Flexibility is the clincher on the last mile

In 2030, 600 million more humans will live in the world’s metropolitan areas compared to today. DHL has identified the four main trends that are shaping future delivery services to these customers, in collaboration with Euromonitor. 2008 marked a watershed in human settlement history – for the first time, more human beings were living in cities than in rural areas. And that evolution is showing no signs of abating. Today, the UN expects that in 2050 roughly 70 percent of the world’s population will reside in urban areas. Already 20 years before that this share will exceed the 60 percent marker. To provide some clear figures: The urban population will have grown by 600 million people in 2030. Relocations of this magnitude can impossibly have no implications for urban logistics, even more so considering the constantly rising revenues and volumes within the e-commerce-sector. DHL, the world’s leading logistics company, and market research company Euromonitor took up this issue and identified four main trends in their white paper “Shortening the Last Mile: Winning Logistics Strategies in the Race to the Urban Consumer“: localized delivery, flexi-delivery networks, seasonal logistics and evolving technologies are important for business success of e-commerce companies within the urban area. “The last mile is increasingly becoming the key battleground in the e-commerce supply chain, and companies will have to develop targeted strategies in this area to compete effectively”, says Katja Busch, Chief Commercial Officer, DHL. Further on: “It’s not just about transportation, but about companies’ overall approach to managing inventory – getting the right items to the right place at the right time.”

Four different aspects will define the foundation of tomorrow's eCommerce-logistcs in the urban environment. [Graph: DHL]
Four different aspects will define the foundation of tomorrow’s eCommerce-logistcs in the urban environment. [Graph: DHL]

Volume surges require decentralization

Black Friday, Singles Day, Cyber day – promotional sales days are increasingly popular with the e-commerce customer. For logistics companies on the last mile this is a real

The urban consumer lives in a fast-paced world with increasingly busy schedules and want flexible services. [Graph: DHL]
The urban consumer lives in a fast-paced world with increasingly busy schedules and want flexible services. [Graph: DHL]

challenge, because they need to build up capacities and hire resources without knowing if this effort is really worthwhile. As the anticipated run on the offerings does not always materialize. Cost and operational impact is huge, and that every time. The central inventory management currently in use might reach its limit due to these developments. New strategies with local fulfilment and distribution infrastructures will be in demand. Strong partners are of help, as Katja Busch well knows: “DHL is developing focused solutions to help e-commerce companies reach their end customers quickly and efficiently, from using machine learning to better route shipments within cities to adding more automation to our delivery networks.”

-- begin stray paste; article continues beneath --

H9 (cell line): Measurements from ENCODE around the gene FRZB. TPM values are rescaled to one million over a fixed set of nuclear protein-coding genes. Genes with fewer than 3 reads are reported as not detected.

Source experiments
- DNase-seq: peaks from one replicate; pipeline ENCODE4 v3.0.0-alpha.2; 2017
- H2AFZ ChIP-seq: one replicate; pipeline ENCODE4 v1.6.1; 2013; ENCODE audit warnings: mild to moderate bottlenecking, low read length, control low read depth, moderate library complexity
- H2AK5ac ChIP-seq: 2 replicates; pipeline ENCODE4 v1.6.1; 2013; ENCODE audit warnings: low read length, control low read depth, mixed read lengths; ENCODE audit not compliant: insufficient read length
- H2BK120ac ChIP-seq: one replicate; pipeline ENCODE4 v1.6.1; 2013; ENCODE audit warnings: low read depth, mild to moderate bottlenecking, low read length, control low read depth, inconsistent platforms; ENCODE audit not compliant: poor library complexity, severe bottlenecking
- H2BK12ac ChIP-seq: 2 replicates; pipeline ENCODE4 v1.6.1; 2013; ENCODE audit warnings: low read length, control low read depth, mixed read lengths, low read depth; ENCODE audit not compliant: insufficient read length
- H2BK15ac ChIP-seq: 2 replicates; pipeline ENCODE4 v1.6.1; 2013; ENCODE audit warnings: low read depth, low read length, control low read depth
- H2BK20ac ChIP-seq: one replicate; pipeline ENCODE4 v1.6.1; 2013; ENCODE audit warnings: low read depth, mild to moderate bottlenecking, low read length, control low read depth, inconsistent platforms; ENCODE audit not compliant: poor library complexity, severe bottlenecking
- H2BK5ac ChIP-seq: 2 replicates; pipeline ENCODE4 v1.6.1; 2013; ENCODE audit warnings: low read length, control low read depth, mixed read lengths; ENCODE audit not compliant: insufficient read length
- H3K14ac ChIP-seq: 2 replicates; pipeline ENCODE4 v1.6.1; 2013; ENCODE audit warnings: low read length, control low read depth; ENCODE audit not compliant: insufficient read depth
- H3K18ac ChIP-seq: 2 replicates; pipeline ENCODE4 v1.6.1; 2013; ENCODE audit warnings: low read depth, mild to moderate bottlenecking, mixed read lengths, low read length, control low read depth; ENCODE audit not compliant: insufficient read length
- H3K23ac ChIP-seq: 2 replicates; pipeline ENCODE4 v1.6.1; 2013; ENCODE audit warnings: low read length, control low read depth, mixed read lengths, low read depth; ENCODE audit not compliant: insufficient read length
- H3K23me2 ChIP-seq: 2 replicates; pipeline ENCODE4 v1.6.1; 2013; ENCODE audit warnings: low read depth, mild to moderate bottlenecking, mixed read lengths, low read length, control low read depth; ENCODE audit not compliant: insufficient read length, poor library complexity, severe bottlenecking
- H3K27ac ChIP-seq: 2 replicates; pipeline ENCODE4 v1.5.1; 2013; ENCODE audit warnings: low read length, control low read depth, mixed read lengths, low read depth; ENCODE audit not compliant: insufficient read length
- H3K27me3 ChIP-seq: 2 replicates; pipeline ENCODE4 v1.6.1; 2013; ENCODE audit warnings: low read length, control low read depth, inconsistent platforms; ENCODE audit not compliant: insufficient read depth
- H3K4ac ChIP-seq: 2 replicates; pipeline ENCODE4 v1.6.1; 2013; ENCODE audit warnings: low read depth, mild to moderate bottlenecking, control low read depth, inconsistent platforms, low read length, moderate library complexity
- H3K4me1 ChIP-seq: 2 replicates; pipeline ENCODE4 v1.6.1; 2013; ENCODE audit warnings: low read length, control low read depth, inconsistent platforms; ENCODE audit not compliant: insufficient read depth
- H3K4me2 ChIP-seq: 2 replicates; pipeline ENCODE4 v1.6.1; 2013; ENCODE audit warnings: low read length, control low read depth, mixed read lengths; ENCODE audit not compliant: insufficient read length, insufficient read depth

Technolgy and flexible networks

This automation can only be handled with the aid of modern digital technology and concepts of Industry 4.0-norm. This is creating many opportunities for new disruptive challengers to position themselves in a dynamic market environment. Incumbents are at the same time required to incorporate new skills for mastering these technologies into their workforce and align their investment decisions along the developments in this area. This is exactly what the F.A.D. (Flexible transport networks, Automation and Data) model is meant for, a joint concept by DHL and Euromonitor. By improving their performance in increasing automation, managing data and building flexibility into their networks, e-commerce companies in all markets will be able to better manage inventory and increase the efficiency of their last-mile delivery networks. This will help retailers and logistics service providers alike to retain their competitiveness on the last mile.

The FAD Triangle identifies three possible areas for adjustments to improve competitiveness. [Graph: DHL]
The FAD Triangle identifies three possible areas for adjustments to improve competitiveness. [Graph: DHL]

High dynamics

At the same time, the e-commerce-market will undergo a constant change in the rear future. Predictions are hard to come by, thus agility and efficiency will be even more important for companies, enabling them to operate as close as possible to their customer’s demands. “Those companies that can build effective partnerships to make their urban delivery networks more elastic, invest in the most effective technologies to boost productivity, take advantage of data to build better customer experiences and, most importantly, manage their inventory as efficiently as possible will emerge as winners in the dynamic e-commerce marketplace of tomorrow”, says Lee Spratt, CEO, DHL eCommerce Americas.

Author: Jessica Scholl

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